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Breakbulk April 2019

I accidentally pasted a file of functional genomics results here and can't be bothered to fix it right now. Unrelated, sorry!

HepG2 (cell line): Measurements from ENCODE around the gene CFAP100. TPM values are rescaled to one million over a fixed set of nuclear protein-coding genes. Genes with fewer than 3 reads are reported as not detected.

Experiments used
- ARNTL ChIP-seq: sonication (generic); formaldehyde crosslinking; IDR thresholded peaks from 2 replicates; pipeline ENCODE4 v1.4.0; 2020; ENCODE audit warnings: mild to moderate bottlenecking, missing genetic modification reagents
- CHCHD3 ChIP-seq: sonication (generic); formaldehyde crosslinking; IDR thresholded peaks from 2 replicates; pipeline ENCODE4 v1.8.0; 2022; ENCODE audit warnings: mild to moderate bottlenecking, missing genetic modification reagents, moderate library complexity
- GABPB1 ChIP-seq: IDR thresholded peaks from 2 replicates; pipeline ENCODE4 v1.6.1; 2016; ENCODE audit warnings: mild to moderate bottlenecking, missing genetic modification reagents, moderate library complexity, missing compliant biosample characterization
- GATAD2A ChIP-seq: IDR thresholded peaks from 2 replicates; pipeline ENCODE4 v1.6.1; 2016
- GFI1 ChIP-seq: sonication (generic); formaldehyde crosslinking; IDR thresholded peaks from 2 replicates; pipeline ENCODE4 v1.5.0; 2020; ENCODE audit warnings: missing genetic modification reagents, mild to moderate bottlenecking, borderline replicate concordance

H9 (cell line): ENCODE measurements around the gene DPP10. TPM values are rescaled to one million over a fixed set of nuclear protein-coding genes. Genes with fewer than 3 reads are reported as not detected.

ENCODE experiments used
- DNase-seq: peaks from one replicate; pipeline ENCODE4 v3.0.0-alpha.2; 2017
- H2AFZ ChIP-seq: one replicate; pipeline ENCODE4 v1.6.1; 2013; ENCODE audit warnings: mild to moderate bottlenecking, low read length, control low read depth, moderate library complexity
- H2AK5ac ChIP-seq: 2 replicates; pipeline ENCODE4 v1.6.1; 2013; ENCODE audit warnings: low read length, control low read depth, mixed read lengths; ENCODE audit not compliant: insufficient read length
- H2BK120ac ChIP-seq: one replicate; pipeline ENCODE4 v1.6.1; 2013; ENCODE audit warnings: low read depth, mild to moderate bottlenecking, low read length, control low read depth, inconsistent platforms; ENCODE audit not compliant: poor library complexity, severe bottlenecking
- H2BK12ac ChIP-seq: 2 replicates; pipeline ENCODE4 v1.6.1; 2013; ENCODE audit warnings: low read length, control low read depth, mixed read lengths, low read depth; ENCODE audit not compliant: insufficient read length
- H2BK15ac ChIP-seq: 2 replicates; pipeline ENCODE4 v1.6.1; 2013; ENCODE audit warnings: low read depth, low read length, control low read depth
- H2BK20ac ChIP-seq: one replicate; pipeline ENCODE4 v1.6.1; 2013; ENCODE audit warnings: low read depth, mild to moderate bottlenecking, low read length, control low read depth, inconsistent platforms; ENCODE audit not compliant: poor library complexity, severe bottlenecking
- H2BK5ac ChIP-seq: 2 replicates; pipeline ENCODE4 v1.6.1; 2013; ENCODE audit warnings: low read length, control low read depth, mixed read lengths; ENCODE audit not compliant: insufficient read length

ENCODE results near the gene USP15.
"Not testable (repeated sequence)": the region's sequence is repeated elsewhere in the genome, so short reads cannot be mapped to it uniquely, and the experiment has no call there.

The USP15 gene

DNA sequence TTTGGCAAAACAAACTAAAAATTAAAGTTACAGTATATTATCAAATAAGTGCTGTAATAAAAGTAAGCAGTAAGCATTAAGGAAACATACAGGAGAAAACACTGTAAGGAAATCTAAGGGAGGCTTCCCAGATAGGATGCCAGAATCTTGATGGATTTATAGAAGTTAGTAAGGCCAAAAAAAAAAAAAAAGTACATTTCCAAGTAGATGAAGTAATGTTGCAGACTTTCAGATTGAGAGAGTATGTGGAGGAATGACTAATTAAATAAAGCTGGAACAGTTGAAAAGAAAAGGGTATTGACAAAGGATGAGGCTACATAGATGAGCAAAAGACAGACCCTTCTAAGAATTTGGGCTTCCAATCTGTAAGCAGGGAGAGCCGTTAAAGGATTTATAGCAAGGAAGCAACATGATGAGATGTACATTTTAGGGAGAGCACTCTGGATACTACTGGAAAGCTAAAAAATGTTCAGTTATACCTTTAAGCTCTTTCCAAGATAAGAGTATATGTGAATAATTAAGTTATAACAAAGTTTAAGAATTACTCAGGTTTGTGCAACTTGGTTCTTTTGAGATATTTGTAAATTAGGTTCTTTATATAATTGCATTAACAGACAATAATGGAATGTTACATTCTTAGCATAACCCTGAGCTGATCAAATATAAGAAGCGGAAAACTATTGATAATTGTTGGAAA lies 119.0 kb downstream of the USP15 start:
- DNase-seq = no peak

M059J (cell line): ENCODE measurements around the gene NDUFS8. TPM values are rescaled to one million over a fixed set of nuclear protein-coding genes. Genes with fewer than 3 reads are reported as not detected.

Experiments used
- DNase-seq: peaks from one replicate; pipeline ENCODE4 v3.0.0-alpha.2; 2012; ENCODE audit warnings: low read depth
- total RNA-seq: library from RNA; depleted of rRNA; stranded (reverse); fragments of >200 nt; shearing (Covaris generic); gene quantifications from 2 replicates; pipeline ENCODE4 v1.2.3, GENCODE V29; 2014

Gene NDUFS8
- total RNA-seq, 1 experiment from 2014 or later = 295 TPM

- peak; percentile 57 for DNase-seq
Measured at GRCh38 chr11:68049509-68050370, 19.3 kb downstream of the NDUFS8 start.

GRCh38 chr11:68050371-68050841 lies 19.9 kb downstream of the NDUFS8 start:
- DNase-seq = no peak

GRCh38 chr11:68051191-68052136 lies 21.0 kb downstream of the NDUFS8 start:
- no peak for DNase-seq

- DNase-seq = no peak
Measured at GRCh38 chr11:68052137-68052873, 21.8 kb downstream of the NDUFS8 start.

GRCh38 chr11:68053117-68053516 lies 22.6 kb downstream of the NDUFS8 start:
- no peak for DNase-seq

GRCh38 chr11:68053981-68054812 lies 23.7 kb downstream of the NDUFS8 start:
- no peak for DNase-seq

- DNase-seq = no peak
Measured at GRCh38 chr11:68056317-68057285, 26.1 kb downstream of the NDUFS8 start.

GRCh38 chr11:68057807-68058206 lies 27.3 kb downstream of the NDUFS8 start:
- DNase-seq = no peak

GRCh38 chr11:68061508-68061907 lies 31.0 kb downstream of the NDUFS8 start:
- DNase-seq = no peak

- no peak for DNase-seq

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18 The Journal of Commerce | April 2019 Breakbulk & Project Cargo date, we have not seen a strong appetite for new orders by existing operators or stakeholders in the sec- tor. I do not expect significant change in the orderbook unless the scrapping of older tonnage takes place first, driven by the need of further capital investment to comply with IMO reg- ulations. Once this takes place, then demand will outpace supply, justify- ing the investment in newbuildings." The sector seems poised to exploit a modestly improving project market as oil prices stabilize, energy and petrochemical projects move forward, and IMO 2020 seems likely to further streamline the fleet. The segment is also positioning itself for the IMO's Jan. 1, 2020, dead- line, when most of the world's fleet shifts from using fuel containering 3.5 sulfur to 0.5 sulfur. This new reg- ulation will further shrink or restrict the use of the current MPV/HL fleet, 2018 WAS A decent year for capital project growth, but doubts are increasing about the sustainability of that growth, according to Phyllis Kulkarni, regional director, North America, at Independent Project Analysis (IPA). The downside uncertainties that affect long-term engineering, procure- ment, and construction (EPC) invest- ment decisions include slowing global growth and the US-China tariffs. Although she is seeing only limit- ed examples of companies canceling already-planned investment in the US, "tariffs are affecting longer-term investment decisions," Kulkarni told The Journal of Commerce. Capital is shifting toward emerg- ing markets. Over the past couple of years, investment in the US Gulf Coast region has been a "hot topic" for the chemical sector as investors took advantage of inexpensive shale feedstock, but "that wave has largely been implemented," she said during a recent webinar for The Journal of Project-ing a shi US project construction cools slightly, turning investment focus overseas By Janet Nodar a large percentage of which consists of older, inefficient, single-owner vessels unlikely to adapt well to the new low-sulfur era. Bunker costs will increase because of the higher cost of low-sulfur fuel, while charter rates are expected to rise because of increasing demand in the face of a smaller, more consolidated fleet. "I firmly believe that we must all play our part in actively contributing to a cleaner environment. AAL wel- comes this measure, and we will be fully complying with this regulation, even before its enforcement date," Panayides said. AAL has concluded that scrub- bers do not make financial sense for their vessels, so they will switch to consuming low-sulfur marine fuel. AAL hopes to share the additional cost but expects this to be a chal- lenge "in the absence of a reliable freight index in our sector. On a positive note, we do not see any in- tention yet from our rivals that they would opt for scrubbers, hence we will all compete on similar operating costs and breakeven levels." AAL, headquartered in Singa- pore, is a tramp, project, and liner/ semi-liner carrier operating an owned fleet of 14 MPV/HL vessels of 31,000 deadweight tons and 19,000 deadweight tons, with com- bined lift capacities of up to 700 metric tons. l email: twitter: @janet_nodar Commerce. Many IPA clients are in early- to mid-construction for major US investments — but when it comes to planning future investments, they are turning their attention overseas. IPA focuses on capital project benchmarking and research, using real-world project data to develop metrics, benchmarks and forecasts. The consultancy has evaluated more than 20,000 capital projects, looking at hundreds of new projects annually. Resource constraints are affecting mega-projects (i.e., projects with budgets over $1 billion), Kulkarni said, with cost overruns and schedule slip- pages that can be traced back to staff shortages and a lack of competency across engineering and construction functions. These issues "give compa- nies pause as they think about the size of investments they want to make," she said. Earlier collaboration and better alignment on design, transpor- tation, and execution would improve the situation. Investment in training, staffing, and organization, for both owner and EPC, could help overcome the gap, she said. When it comes to planning future investments, (IPA clients) are turning their attention overseas. Kyriacos Panayides managing director, AAL

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